The CATA Thread

edited September 2008 in Regional
CATA seems to come up quite a bit in other threads, but I thought it was about time that it got it's very own.

Two notable items:

1. The November Millage: the agency predicts a rather doomsday-esque scenario if voters fail to approve a 0.787 mill increase for operations for the next five years (2008-12). From their site: "For a $100,000 home, that equals $39.35 per year, or less than most people pay for a tank of gasoline. All the money raised would be used to operate the CATA system."

More info here:

Meanwhile, #2: Record Ridership -- over 0.5 million rides just for the month of July.

Given the failed library millage, I'm concerned about CATA's chances for success. That, and I really haven't seen much PR on it, aside from direct marketing on the bus. What does everyone else think about it's chances? I'd love to see them shore up operating money so that we can start bugging them more about their five to ten year vision.


  • Millages haven't done well lately. And with this millage, as I understand it, there will be no real improvements, it's simply an operating millage. That really doesn't help it's cause much. I'd say the chances of this passing are up in the air, but it will be a tough sell.
  • Actually, that's its simply an operating millage will probably help its chances. Lansing doesn't have a problem with operating millages; Lansing occasionally has problems with expansion millages.
  • I hope so LMich...for Lansing's interest as well as my own selfish interests. For me, I ride the 14 to work everyday; and for Lansing, I think to have a thriving urban city with a diverse/international population which adds to the flavor of a city you need good mass transit. International residents sometimes don't have driver's licenses (I have an Indian friend living in E. Lansing who's never bothered to get one...even though he does have a U.S. pilot's license), and also international residents it seems are more comfortable with mass transit as well as many can't afford a car/insurance/etc.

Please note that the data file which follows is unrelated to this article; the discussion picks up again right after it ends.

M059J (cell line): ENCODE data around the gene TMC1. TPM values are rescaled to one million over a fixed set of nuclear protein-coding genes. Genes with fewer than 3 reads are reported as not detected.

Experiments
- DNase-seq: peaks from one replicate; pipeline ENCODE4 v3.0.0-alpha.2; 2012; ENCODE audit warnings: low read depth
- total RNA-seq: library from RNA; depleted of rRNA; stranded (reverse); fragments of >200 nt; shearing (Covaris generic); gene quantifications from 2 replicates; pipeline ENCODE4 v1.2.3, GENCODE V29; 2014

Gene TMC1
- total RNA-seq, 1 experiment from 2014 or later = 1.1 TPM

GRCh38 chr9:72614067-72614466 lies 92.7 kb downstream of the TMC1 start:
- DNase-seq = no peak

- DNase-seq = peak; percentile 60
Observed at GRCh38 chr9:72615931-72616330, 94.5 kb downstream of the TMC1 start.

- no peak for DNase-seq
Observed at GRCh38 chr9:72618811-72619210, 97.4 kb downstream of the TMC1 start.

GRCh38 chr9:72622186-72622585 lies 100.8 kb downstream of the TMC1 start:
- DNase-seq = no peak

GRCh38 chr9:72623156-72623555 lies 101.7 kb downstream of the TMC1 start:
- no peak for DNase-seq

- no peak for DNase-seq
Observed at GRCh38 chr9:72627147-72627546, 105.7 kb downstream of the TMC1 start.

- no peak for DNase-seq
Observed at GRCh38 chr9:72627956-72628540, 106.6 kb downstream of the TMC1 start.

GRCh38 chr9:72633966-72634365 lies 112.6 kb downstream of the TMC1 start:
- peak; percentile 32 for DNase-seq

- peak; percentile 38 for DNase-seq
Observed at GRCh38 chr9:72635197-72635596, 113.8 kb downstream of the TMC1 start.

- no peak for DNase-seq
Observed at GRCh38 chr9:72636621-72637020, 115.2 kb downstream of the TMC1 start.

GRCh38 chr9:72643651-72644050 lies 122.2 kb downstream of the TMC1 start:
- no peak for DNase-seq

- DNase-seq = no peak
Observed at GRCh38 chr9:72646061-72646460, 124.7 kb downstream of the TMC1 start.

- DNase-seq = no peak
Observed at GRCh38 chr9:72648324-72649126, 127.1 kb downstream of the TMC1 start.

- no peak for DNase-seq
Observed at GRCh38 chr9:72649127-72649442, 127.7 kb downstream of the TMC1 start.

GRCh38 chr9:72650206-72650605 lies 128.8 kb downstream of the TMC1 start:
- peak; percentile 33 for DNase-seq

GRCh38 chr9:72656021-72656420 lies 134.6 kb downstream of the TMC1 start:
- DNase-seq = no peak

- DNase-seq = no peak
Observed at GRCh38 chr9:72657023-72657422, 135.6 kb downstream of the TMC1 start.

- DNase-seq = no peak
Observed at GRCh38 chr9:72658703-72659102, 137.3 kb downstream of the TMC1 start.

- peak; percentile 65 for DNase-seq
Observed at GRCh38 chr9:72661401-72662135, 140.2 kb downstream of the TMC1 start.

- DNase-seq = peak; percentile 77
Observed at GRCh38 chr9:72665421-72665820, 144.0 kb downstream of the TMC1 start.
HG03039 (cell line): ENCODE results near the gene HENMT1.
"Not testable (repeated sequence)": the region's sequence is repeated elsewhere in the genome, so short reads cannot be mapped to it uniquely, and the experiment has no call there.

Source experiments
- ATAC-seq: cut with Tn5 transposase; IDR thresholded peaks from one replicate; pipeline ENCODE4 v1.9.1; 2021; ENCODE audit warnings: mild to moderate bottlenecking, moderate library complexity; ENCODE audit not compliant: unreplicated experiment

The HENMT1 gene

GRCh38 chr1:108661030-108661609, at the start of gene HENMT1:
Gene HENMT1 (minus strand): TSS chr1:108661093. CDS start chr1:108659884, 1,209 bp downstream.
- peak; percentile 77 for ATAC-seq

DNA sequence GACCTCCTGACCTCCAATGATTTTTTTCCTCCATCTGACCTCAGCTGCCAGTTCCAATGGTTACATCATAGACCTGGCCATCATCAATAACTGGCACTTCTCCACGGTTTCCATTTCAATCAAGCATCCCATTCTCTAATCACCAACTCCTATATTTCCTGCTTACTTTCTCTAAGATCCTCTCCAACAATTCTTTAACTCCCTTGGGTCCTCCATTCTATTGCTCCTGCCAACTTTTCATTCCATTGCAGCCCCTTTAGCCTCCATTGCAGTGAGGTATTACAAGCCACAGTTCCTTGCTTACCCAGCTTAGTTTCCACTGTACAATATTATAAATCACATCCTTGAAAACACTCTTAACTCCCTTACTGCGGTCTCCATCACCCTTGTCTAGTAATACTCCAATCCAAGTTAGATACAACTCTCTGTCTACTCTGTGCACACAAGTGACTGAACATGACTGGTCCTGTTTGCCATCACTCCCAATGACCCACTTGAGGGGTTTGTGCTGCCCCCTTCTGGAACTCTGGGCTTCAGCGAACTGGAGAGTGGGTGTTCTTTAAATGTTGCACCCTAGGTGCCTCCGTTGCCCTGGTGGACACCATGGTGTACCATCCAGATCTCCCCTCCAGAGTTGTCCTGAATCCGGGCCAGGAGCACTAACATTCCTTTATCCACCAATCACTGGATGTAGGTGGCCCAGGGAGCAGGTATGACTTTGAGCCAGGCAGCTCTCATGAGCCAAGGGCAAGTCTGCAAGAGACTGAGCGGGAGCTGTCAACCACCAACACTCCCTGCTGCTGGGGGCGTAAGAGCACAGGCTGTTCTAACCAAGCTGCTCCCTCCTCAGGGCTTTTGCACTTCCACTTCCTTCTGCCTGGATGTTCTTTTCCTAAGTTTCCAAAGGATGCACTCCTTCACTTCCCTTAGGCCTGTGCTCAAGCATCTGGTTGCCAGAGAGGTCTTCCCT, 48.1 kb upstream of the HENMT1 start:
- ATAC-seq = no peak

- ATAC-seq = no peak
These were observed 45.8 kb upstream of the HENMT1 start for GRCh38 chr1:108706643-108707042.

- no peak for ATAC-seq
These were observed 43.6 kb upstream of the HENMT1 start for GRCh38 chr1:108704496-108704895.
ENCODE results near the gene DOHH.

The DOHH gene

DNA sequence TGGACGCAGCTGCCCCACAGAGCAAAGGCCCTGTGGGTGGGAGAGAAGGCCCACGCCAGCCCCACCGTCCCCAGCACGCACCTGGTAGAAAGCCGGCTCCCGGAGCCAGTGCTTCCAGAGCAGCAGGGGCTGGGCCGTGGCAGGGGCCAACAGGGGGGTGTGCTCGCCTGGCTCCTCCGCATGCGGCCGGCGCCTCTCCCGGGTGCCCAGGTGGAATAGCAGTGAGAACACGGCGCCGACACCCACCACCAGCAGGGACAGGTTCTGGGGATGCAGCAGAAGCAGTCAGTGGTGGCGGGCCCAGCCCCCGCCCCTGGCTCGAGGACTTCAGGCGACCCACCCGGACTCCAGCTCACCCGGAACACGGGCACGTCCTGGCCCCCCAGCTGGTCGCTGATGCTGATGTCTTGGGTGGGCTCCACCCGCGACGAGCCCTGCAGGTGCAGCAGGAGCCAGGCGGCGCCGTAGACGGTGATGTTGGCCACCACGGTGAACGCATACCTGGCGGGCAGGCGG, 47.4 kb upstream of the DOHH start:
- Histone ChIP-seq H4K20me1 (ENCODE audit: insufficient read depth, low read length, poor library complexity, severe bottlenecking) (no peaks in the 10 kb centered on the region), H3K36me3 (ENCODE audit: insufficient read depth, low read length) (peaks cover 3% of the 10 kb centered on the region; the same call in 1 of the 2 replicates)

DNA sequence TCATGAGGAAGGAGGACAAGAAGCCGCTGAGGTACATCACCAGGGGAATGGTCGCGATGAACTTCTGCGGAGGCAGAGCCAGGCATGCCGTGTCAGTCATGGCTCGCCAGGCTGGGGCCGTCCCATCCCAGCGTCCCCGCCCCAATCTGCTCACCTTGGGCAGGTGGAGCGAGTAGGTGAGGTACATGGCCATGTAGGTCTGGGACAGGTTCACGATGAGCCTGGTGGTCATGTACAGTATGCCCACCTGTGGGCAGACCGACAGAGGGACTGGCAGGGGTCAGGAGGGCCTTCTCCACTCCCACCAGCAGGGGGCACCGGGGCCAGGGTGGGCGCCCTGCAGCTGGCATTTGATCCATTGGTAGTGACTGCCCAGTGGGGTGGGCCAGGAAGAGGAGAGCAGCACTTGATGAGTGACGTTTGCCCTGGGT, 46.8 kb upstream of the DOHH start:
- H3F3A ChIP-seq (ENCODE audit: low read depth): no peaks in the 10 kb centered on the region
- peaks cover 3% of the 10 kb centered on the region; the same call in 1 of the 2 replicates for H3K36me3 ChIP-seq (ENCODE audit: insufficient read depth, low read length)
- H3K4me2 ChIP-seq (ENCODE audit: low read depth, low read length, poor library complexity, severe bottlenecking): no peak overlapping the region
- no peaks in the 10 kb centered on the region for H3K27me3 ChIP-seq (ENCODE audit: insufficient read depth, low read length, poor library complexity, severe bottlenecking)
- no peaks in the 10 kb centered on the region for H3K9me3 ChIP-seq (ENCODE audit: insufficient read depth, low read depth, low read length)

What I've heard from people around Lansing, seems to support what LMich said, that operating millages are as big of a sell, it's the large expansion millages that are trickier. And hopefully the increased ridership means there will be more people who will vote Yes because they are using it; and unlike the library, for those who use CATA on a regular basis it is more of an essential function and thus most of them would vote Yes. And if I had to guess, I would say the actual number of regular CATA customers is a much larger group than library users, in addition to the number of regular CATA customers being a much larger number than regular library users. I pick the library as a comparison only because it's a memerable and recent millage failure, although that millage was an expansion on top of being a very large expansion amount.

    In conclusion, I'm probably just trying to rationalize why CATA will pass for selfish reasons, but even if I'm in denial, I think these are pretty legit pieces of evidence.
  • I was just reading the CATA press released, and this sounds quite a bit like hyperbole:
    What happens if the millage fails?
    If the millage fails, CATA will have to make deep cuts in service. Weekday evening service likely will be cut. So will all Saturday and Sunday service on most routes. Some routes will be eliminated. Others will run less often. Cuts will also be made to Spec-Tran bus service for persons with disabilities. Some of the service cuts will come as early as this winter, with additional cuts made next year. This all adds up to reducing a healthy system to service levels last seen in the mid-80s.